Clemenstation wrote:

What did you guys think of the ending?

Spoilered, obviously.

Spoiler:

For me, it was the final bleak gut-punch the game had to deliver. You've been after this girl all game, it seems, one time getting SO CLOSE (until the brain slug turns you away and she is mysteriously gone when you come back). I thought for sure this would be the moment where the silhouette boy exhibited some sort of character, opened his mouth and talked, ANYTHING.

But no. The girl just sort of straightens- she knows that he's there, behind him. And then that's that. Credits roll. It was disappointing... but not disappointing in a bad way, if that makes any sense.

Spoiler:

That makes total sense, Clemenstation. I felt the exact same way. It was more than competent, something I find exceedingly rare these days, where we have endings that are either a major letdown after an otherwise enjoyable experience, or simply a dud, indifference ahoy.. Which is probably not what an ending is supposed to evoke.

The girl straightening being the very last thing we see was really fitting, I thought.

Trashie wrote:

Do not play if afraid of spiders.

Sigh.

Attention designers: I understand why spiders are such effective videogame enemies. I mean, it's really pretty obvious. But I want to play your otherwise great games, and I can't now. Spider temple in Darksiders, I'm looking at you here too.

Maybe someday.

Do we have a catch-all? I'm not sure how the

Spoiler:

brain slugs

work and am looking for hints

PyromanFO wrote:

Do we have a catch-all? I'm not sure how the

Spoiler:

brain slugs

work and am looking for hints

Spoiler:

When brain slugs attach, they make it so you that you can only walk or run in one direction. HOWEVER, they hate sunlight. When you walk into a sunbeam they fizzle up and force you to walk only the OTHER way.

So most of the brain slug puzzles involve ping-ponging back and forth between the light beams.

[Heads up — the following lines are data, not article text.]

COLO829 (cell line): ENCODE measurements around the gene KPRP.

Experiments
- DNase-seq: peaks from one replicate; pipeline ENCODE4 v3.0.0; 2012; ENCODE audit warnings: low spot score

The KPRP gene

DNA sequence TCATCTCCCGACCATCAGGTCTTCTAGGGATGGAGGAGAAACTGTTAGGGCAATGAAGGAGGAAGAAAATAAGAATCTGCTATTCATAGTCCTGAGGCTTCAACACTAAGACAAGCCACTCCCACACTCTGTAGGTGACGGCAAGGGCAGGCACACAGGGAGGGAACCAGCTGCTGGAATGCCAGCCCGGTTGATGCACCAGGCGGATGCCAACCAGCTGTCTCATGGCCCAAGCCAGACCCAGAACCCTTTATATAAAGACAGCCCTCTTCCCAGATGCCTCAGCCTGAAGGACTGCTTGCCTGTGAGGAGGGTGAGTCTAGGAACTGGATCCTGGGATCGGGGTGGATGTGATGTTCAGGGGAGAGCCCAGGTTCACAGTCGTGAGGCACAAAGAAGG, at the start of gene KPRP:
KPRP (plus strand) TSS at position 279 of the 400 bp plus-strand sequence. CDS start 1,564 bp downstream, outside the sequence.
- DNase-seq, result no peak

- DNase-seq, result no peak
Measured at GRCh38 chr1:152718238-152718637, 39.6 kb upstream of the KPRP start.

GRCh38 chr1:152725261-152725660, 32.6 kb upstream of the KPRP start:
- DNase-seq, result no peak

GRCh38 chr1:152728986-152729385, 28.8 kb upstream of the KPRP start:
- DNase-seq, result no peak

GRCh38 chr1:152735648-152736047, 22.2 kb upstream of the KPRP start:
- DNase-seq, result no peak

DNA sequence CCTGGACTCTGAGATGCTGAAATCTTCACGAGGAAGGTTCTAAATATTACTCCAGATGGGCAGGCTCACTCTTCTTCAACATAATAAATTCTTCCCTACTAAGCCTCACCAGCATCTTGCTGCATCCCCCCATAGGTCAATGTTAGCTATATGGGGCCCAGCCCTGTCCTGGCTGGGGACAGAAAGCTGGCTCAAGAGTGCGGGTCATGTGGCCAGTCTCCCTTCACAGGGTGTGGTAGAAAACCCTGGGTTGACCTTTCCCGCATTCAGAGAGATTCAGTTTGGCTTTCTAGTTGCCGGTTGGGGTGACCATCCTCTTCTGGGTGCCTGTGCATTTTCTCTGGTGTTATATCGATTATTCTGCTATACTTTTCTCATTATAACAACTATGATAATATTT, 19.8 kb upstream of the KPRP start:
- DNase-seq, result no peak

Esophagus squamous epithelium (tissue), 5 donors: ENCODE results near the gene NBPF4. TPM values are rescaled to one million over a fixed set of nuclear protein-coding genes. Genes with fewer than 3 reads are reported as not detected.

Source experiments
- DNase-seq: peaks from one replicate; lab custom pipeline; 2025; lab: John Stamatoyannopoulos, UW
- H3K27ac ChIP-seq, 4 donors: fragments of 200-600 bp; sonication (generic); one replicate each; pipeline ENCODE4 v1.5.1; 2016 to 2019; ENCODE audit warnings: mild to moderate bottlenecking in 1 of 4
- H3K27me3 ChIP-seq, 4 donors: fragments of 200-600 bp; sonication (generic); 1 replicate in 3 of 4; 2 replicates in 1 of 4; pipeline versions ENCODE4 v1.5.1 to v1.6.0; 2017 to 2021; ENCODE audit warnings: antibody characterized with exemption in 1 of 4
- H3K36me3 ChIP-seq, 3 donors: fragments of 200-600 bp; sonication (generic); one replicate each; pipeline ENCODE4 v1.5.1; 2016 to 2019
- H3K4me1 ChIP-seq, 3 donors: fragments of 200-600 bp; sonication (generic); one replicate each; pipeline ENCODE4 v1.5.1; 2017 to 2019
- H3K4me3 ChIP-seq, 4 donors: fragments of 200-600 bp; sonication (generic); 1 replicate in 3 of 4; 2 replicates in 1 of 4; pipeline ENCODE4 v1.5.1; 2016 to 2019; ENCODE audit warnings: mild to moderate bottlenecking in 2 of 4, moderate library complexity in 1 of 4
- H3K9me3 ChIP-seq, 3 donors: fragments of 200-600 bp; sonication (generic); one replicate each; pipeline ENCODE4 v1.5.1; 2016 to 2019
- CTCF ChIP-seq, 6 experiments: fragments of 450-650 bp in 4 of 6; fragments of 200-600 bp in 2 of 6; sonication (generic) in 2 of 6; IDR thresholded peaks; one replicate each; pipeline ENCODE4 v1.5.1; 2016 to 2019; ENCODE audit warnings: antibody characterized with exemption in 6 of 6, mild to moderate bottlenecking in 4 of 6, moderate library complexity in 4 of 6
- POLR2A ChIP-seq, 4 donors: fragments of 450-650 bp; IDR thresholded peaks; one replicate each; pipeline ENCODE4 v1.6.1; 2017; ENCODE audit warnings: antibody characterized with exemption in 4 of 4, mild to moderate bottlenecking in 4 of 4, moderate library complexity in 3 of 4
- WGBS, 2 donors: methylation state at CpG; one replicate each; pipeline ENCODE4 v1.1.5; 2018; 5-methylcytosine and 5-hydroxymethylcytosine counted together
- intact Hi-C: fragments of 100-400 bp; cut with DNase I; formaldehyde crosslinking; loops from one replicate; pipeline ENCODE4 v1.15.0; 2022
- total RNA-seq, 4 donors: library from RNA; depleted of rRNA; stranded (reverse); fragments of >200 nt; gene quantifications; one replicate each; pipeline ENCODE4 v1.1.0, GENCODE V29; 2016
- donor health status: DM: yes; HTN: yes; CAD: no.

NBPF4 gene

And there are some hungry mouth thingies that live on the ceiling and love eating brain slugs, in case you were wondering how to get them off.

You sure do know how to give hints.

Braid always looked neat from a distance, but never seemed like the sort of game I wanted to play. Limbo seems like it is right up my alley. Once I get around to getting one of these new Xbox 360 "S" systems (probably for Christmas), I am all in.

Just finished the game.

Spoiler:

Is it about a boy who tried, but couldn't save his little sister from drowning?

I'm about 40 minutes in and IN LOVE. Very Another World-esque, but more platformy.

I just finished it as well; one four-hour sitting to run through the entire game.

I may attempt to cobble together a more detailed post at some point but, for now, I'll keep my piece relatively short -- it's very good and, if you're a fan of cinematic platformer games, specifically Eric Chahi's work, you will be well at home here. If you somehow don't already own it, go get it immediately.

However, if you're not familiar with the sub-genre and you either aren't very good platform games and/or have a low tolerance for setback punishment and trial-and-error gameplay, stick to the demo. The game, in my opinion, is front-loaded and a great deal of what makes it so remarkable -- amazing visuals, gruesome deaths -- can be gleaned from a playthrough of that demo.

I've gone about 70% of the way and I've had some real laugh-out-loud deaths. Is that wrong? The game is a lot of fun to play and the simplicity of it really makes it that much better. It kind of reminds me of N+ but not as punishing and much prettier. N+ is a game that can just suck me in and before I know it hours have gone by. That's kind of what happened to me while playing Limbo yesterday. I got a bad case of "just a little bit further and I'll stop."

I just started replaying the game again with the gore filter on, just to make sure I wasn't completely insane in my opinions of it...and, while I don't necessarily think it's changed my mind about the mechanical strengths of the game, it's interesting to see what the gore filter changes.